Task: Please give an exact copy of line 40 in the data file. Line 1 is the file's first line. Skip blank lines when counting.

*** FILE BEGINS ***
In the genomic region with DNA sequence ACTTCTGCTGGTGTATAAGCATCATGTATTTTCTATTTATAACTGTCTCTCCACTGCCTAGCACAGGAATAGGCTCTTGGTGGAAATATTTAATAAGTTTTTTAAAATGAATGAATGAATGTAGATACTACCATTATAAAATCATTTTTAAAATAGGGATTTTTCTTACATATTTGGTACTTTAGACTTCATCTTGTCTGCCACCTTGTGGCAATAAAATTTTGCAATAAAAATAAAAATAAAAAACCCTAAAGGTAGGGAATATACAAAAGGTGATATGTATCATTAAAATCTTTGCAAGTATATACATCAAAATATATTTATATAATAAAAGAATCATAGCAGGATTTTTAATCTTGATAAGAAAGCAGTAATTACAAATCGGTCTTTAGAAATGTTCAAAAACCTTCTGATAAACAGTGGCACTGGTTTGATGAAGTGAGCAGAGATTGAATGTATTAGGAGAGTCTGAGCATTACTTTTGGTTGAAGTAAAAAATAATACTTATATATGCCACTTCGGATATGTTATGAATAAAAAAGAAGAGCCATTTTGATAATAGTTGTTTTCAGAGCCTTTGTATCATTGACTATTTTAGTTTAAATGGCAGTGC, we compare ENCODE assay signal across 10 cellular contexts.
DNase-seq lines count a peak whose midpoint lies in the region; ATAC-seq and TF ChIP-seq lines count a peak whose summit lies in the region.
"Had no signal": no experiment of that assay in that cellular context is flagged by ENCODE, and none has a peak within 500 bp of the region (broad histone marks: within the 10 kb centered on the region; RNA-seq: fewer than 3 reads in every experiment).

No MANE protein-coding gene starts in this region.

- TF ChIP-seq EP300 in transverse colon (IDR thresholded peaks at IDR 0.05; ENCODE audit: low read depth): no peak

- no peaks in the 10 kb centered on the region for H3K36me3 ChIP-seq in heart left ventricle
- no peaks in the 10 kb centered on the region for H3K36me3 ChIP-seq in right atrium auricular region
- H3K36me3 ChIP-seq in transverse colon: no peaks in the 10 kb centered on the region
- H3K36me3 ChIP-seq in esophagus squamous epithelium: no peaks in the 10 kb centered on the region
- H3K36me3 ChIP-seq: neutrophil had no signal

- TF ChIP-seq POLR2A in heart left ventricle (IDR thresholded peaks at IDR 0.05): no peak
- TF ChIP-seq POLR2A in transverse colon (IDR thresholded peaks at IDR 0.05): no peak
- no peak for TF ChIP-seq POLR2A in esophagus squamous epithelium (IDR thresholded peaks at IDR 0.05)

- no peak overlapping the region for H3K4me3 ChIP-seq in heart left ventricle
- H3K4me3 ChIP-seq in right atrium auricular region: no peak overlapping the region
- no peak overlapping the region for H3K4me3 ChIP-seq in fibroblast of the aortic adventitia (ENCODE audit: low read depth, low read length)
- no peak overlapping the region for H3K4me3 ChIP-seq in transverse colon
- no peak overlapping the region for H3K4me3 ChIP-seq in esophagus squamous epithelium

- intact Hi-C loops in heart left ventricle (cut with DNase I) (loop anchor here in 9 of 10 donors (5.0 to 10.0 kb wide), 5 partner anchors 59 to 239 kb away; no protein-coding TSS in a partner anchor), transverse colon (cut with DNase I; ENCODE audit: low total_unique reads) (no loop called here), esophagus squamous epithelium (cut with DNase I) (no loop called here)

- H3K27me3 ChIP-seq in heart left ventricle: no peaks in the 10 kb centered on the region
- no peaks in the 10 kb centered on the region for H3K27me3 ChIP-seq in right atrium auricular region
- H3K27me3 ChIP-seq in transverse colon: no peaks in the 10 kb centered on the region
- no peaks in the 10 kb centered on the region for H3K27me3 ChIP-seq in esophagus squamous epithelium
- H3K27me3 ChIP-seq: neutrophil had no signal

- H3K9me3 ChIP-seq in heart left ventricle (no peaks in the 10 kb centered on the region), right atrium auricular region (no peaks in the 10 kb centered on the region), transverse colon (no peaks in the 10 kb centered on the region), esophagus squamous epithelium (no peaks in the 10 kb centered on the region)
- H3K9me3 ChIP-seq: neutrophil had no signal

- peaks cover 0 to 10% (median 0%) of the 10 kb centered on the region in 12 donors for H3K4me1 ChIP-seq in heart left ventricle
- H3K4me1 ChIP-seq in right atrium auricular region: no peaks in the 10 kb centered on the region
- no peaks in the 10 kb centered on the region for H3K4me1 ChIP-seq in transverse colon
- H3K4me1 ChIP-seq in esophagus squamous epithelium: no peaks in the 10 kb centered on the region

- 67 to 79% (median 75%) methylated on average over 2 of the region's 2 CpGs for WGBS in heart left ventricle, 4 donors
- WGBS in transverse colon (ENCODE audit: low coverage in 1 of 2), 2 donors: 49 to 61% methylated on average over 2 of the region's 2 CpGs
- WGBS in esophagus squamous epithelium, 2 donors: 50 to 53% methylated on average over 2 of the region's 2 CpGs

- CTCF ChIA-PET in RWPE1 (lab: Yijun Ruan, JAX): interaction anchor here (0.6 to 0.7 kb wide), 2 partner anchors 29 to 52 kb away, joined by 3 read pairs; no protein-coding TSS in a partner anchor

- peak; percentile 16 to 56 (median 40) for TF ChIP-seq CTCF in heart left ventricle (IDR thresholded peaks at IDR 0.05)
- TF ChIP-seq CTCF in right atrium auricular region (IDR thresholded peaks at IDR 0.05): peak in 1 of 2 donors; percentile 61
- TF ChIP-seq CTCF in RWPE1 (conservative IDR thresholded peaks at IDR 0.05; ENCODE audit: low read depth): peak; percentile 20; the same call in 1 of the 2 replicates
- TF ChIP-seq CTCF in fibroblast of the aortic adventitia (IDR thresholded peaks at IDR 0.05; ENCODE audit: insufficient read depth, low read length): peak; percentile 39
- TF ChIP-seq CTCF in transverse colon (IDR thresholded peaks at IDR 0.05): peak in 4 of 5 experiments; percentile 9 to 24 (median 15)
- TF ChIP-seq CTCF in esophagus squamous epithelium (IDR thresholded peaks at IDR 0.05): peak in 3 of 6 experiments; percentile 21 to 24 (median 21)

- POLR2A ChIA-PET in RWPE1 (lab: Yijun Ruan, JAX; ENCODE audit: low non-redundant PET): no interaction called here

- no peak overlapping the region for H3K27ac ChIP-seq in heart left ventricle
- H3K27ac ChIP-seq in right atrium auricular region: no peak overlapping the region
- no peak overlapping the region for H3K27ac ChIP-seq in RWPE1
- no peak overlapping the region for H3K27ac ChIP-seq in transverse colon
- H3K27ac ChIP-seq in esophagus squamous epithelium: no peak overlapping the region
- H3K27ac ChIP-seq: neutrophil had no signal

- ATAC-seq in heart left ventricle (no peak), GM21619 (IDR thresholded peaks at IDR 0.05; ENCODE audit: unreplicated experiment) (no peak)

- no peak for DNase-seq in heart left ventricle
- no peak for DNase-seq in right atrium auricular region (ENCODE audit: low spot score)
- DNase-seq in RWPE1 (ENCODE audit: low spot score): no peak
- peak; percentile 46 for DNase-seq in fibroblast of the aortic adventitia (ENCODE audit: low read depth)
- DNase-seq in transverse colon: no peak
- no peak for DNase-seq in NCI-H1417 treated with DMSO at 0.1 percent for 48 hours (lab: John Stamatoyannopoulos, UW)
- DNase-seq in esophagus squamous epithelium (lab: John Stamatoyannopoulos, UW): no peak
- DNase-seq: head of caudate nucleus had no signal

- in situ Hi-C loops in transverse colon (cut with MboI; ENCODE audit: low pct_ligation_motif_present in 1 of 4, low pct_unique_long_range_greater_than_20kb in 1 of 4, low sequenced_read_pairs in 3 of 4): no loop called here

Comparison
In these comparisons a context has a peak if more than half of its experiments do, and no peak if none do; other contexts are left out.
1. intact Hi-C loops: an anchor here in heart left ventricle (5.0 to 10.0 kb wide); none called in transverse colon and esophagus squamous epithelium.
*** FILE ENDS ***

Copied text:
- TF ChIP-seq CTCF in esophagus squamous epithelium (IDR thresholded peaks at IDR 0.05): peak in 3 of 6 experiments; percentile 21 to 24 (median 21)